AirTran, Continental, Delta, JetBlue, United and several other airlines offered travelers a one-time chance to rebook their tickets for travel to the affected areas to another day. But that was little relief to travelers who just wanted to get home for their Christmas dinner.
So far Thursday morning, the Federal Aviation Administration did not report many major delays at the nation's airports. Houston had some delays thanks to thunderstorms and Charlotte had some high winds. Later on in the day, bad weather caused some delays in Dallas.
To see up-to-the-minute information about the status of your airport, visit the Web site for the FAA's Air Traffic Control System Command Center's map of the nation and delays at key airports.
But the storms have already done their damage, with airlines trying to re-accommodate passengers from flights canceled yesterday. For instance, at Chicago's O'Hare international airport, there were more than 200 cancellations Wednesday with another 60 across town at Midway.
This comes just as the East Coast is recovering from a record snowfall last weekend.
Those on the roads won't expect much relief either. Snow, freezing rain and heavy thunderstorms are going to make it slow going for millions of motorists.
The biggest accumulations of snow were expected from eastern Nebraska to the Upper Mississippi Valley. Freezing rain was possible across parts of Kansas, Nebraska, Iowa, Illinois and Indiana and heavy thunderstorms could produce flooding across Texas and into the Ohio Valley.
The National Weather Service issued blizzard warnings early Thursday for Kansas, western North Dakota, northern Minnesota, northwestern Nebraska and the Texas Panhandle. It cautioned that travel would be extremely dangerous in those areas through the weekend and that anyone taking to the road should pack a winter survival kit including flashlight and water in case of emergency.
Travelers should take extra time, also pack some snacks and a little bit of extra patience.
More Travelers Head Home for Christmas
More people will be on the road this year, heading out for the Christmas and New Year's holidays, and they'll likely be paying more money to head home -- or wherever else -- for the holidays.
AAA projects that 87.7 million Americans will travel 50 miles or more away from home during the year-end holidays, a 3.8 percent increase from last year.
Like most holidays, the overwhelming majority -- about 77.7 million people -- will travel by car. Another 4.2 million will take to the skies, and everybody else will take trains, buses or boats to see their loved ones or just escape from home.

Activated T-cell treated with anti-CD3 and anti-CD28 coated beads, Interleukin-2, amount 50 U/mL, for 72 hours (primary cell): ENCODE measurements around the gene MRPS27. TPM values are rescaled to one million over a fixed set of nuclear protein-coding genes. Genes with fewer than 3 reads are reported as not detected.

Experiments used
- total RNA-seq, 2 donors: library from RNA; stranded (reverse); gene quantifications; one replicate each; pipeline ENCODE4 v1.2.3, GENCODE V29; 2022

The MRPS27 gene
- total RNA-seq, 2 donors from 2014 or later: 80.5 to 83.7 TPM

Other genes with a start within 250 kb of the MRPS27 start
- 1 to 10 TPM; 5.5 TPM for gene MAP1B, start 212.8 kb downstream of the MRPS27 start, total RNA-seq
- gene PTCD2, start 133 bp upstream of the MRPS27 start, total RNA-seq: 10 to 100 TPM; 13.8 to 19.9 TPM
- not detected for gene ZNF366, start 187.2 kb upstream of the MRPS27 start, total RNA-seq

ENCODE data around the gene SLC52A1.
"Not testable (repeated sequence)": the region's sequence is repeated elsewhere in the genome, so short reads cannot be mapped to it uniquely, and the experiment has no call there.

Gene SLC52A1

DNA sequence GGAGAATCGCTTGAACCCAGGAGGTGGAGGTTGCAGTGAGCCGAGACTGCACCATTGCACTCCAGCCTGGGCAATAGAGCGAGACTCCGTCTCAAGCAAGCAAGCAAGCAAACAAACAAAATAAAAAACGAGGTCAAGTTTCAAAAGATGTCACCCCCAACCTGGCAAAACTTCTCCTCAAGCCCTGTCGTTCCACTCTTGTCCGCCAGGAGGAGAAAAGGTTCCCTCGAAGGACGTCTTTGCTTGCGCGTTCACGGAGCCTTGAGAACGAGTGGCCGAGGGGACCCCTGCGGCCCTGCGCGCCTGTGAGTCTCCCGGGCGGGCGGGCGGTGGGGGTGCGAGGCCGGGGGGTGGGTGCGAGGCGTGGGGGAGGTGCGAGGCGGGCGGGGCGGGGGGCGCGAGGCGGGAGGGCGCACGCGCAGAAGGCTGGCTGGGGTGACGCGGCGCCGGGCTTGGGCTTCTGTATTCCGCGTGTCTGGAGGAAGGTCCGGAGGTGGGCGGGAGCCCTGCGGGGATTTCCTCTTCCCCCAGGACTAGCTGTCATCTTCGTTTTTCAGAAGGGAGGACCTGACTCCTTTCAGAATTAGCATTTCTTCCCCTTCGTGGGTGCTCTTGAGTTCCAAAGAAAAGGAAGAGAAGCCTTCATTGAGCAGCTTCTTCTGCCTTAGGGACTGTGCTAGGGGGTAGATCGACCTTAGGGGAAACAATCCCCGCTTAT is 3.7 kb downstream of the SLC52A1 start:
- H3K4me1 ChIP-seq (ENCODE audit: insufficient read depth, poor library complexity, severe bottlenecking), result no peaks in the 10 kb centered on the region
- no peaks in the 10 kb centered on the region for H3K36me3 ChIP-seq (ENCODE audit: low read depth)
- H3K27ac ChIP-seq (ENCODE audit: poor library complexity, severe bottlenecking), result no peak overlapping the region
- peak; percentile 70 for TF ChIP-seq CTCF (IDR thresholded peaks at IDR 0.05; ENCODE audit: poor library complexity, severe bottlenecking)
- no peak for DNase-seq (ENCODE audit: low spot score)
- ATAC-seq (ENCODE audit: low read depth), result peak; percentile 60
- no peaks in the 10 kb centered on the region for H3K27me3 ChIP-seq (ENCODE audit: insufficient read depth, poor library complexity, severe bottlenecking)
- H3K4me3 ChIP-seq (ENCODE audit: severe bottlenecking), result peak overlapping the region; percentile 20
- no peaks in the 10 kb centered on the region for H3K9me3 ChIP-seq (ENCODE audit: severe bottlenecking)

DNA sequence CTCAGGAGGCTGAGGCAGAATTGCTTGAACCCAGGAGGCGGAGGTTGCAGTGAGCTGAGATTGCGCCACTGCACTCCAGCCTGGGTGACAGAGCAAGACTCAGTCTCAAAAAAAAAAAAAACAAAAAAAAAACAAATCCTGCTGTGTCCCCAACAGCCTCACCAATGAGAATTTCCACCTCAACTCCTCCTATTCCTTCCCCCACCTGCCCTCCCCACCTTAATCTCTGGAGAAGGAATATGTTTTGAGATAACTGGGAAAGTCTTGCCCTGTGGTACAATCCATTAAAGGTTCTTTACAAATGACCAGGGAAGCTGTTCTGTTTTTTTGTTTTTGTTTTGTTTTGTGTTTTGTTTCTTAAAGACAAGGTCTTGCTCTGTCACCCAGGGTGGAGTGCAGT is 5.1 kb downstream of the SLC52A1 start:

The bad news for all those drivers: the national average for a gallon of regular unleaded gasoline now stands at $2.60. That's still down from the record prices the country saw in the summer of 2008 but 94 cents higher than last Christmas. That's about an extra $12 for a family driving 400 miles in a typical sedan.
Prices for car rentals and airfare are also up about 2 percent, according to AAA, while hotel rooms are down about 6 to 10 percent on average for mid-range hotels.
"More Americans traveling during the winter holidays is another sign consumers are continuing to grow more confident in their personal financial situations," AAA's Director of Travel Services Glen MacDonell said in a statement. "The moderate projected rise in the number of air travelers this holiday period is especially welcome since the airline industry was hit especially hard by the recession."
But even if family finances are stronger this year, some helpful travel tips can still make the trip easier. Nothing can assure a delay-free holiday, but a few tips might ease the pain.
Making a connection? Print out an airport terminal map in advance (they are also in the back of those in-flight magazines.) Sign up for flight delay alerts to your cell phone, iPhone or BlackBerry. And take advantage of your airline's online services.
For instance, most airlines let you check in online 24 hours in advance.
"The second you are eligible to print your boarding pass -- usually 23 hours, 59 minutes and 59 seconds before departure -- do so," said Rick Seaney, CEO of the airfare site FareCompare.com and an ABC News columnist. "He who prints first, gets the best seats -- plus some room in the overhead bins."